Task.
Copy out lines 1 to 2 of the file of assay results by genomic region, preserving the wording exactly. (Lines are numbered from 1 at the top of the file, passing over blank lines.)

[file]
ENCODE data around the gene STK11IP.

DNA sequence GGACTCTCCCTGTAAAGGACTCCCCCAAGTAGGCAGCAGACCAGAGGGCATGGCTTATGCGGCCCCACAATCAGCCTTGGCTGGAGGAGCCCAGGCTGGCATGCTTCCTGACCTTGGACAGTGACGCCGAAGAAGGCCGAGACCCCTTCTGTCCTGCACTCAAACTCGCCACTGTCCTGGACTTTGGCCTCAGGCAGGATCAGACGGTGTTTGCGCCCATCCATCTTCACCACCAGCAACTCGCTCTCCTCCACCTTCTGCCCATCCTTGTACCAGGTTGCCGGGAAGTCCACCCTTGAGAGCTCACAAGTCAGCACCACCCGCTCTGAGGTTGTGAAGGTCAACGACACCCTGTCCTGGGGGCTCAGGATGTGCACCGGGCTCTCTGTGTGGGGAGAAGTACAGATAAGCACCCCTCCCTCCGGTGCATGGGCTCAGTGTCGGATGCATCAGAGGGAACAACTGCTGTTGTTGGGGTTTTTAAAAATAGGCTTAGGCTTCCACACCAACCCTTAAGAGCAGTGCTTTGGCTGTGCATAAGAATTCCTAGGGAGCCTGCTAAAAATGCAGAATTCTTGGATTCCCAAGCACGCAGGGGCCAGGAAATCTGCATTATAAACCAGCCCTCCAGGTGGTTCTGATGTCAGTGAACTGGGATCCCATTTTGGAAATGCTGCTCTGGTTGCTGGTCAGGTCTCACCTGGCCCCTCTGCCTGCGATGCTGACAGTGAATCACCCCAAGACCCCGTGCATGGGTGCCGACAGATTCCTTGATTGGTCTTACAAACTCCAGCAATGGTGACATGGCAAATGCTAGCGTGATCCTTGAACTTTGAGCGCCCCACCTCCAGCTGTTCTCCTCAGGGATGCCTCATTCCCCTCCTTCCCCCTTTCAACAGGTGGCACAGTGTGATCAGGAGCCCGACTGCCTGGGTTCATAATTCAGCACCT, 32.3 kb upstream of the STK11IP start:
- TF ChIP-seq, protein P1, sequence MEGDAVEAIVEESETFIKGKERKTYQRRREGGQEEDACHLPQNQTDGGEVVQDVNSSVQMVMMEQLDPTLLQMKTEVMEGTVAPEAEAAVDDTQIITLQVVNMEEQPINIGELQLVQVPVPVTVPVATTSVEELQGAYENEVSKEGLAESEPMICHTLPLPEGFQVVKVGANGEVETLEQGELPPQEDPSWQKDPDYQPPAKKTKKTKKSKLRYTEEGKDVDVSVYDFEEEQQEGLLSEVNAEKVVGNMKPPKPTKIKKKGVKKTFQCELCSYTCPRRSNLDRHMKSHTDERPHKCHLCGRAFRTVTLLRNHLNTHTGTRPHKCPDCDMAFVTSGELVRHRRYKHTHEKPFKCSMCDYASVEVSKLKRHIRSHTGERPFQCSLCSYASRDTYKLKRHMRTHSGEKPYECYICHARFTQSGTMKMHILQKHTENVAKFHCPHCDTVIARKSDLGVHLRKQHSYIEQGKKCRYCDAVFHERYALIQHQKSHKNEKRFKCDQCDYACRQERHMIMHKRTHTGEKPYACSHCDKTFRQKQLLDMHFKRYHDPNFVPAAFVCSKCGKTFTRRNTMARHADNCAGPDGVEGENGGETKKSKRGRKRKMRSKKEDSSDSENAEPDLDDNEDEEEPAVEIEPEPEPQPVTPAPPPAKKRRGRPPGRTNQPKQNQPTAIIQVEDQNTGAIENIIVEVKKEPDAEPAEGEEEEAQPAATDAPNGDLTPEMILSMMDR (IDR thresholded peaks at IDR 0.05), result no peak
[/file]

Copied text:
ENCODE data around the gene STK11IP.

DNA sequence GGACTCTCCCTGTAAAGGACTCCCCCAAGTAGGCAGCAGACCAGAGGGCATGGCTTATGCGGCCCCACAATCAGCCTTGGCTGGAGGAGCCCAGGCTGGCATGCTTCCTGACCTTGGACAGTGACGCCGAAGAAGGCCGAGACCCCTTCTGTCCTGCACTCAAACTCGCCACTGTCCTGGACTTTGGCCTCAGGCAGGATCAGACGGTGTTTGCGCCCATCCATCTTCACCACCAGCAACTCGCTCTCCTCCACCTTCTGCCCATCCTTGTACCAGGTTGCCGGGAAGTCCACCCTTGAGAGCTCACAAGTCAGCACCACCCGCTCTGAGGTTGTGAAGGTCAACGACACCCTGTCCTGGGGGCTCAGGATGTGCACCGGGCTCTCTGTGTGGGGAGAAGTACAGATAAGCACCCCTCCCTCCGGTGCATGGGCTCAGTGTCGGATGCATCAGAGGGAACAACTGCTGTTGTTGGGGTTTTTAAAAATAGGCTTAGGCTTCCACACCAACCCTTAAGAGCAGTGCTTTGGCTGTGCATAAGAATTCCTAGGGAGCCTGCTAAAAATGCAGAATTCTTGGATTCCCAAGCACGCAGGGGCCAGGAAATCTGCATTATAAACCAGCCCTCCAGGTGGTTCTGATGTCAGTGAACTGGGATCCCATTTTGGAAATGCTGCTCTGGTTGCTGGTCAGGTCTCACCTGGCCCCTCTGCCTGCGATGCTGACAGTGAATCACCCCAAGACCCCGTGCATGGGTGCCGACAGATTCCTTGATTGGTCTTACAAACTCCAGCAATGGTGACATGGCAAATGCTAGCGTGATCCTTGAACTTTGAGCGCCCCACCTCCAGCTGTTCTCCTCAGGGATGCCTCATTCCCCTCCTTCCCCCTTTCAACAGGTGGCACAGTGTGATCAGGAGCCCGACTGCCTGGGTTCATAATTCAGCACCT, 32.3 kb upstream of the STK11IP start: